The holiday season from November through January is often considered the worst time to put a home on the market. While the thought of selling your home during the winter months may dampen your holiday spirit, the season does have its advantages: holiday buyers tend to be more serious and competition is less fierce with fewer homes being actively marketed. Buyers can, and do, get serious during this busy time of year.
Buyers have more time to house-hunt. Some buyers purposely wait until their families are together for holiday vacations to start looking for a home.
There are fewer homes for sale. Lots of sellers take their homes off the market during the holidays, assuming no one will be buying at this time. But with serious buyers still out there and a lower inventory of homes, your home has a good chance of standing out.
Services are more available. Business slows down for real estate agents, lenders, home inspectors, appraisers and title companies during the holidays, so they all have more time to spend with clients.
Homes show better in the winter. Decked out in lights and garland, homes often look their best during the holiday months.
The holidays are stressful enough without having to think about staging and open houses, so if you’re not truly motivated to sell, it’s probably best to wait a few months. But if you absolutely have to sell, don’t be discouraged. A good agent can take the burden off of your shoulders, giving you more time to enjoy the season.
Try these tips to get buyers in the right spirit:
Price it to sell
No matter what time of year, a home that’s priced low for the market will make buyers feel merry. Rather than gradually making small price reductions, many real estate agents advise sellers to slash their prices before putting a home on the market.
Make curb appeal a top priority
When autumn rolls around and the trees start to lose their leaves, maintaining the exterior of your home becomes even more important. Bare trees equal a more exposed home, so touch up the paint, clean the gutters and spruce up the yard. Keep buyers’ safety in mind as well by making sure stairs and walkways are free of snow, ice and leaves.
Clean, stage and clear the clutter
“Before you decorate, your house needs to be staged,” Powers says. If your living room is already piled high with clutter and tchotchkes, your ceramic reindeer collection is only going to add to the sense of overcrowding. A few decorations can stir the holiday spirit, but don’t feel obliged to hang every last ornament. “A lot of people, when they decorate, tend to use all the extra space in their house,” Powers says. “You still want each space to look as spacious as possible.” Limit yourself to a few hints of holiday flair, but stash the rest in the basement for now. If you start to miss your Santa figurines, just remember that with a little luck, you’ll be celebrating next year’s holidays in a new home. And you can decorate that place any way you please.
Give house hunters a place to escape from the cold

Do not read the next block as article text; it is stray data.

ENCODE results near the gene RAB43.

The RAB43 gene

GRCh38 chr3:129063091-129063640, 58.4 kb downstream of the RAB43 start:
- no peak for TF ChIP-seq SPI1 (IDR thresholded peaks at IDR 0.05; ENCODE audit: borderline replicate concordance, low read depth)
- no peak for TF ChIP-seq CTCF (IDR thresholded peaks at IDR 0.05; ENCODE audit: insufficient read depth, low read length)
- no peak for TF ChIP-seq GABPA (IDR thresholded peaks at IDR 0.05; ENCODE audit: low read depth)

Make your home feel cozy and inviting during showings by cranking up the heat, playing soft classical music and offering homemade holiday treats. A few subtle touches like a bowl of pinecones, an evergreen wreath, or a pot of cider simmering on the stove can create a warm and festive feeling in your home. When you encourage buyers to spend more time in your home, you also give them more time to admire its best features.
Complement your palette
Before you start untangling your tinsel, make sure your holiday collection matches your current decor. If your living room is painted a soothing ocean-blue hue, skip the clashing red garland and opt for white snowflakes or a silver glass-ball wreath. If you’ve got an earthy color scheme, accent with rich tones like cranberries, forest greens and gold.
Accentuate the positive
Too many trimmings may distract buyers, but the right accessories can draw attention to your home’s best features. Dangle mistletoe in an arched doorway, or display your menorah on the ledge of a bay window; just don’t block a beautiful view with stick-on snowflake decals or clutter an elegant fireplace with personalized stockings.
Go light on lights
Step away from the inflatable snowman, Clark Griswold. One man’s “merry” is another man’s “tacky,” so tone down any garish light displays while your home is on the market. (No, your neighbors didn’t pay us to say that.) Instead, use simple string lighting to play up your home’s architecture or draw attention to the gorgeous fir tree in your front yard.
Be an equal-opportunity decorator
Leave the life-sized Nativity scene in storage this year, because overtly religious flourishes may be off-putting to some buyers. “You want to keep neutrality throughout, so you can attract any type of buyer,” Powers says. Not sure what qualifies? Powers adds, “No matter what your religion is, you’re not going to feel offended by a nutcracker.”
Mind the tree
A tall Christmas tree can help you show off your two-story great room, but make sure the wide base won’t overwhelm the floor space. If your living area is on the small side, save space with a skinny tree. Swap the gaudy heirloom ornaments and trim your tree in a cohesive theme such as icicle lights and silver tinsel, for example, or blue and gold glass balls.
Relax — the new year is just around the corner
The holidays are stressful enough with gifts to buy, dinners to prepare and relatives to entertain. Take a moment to remind yourself that if you don't sell now, there's always next year, which, luckily, is only a few days away.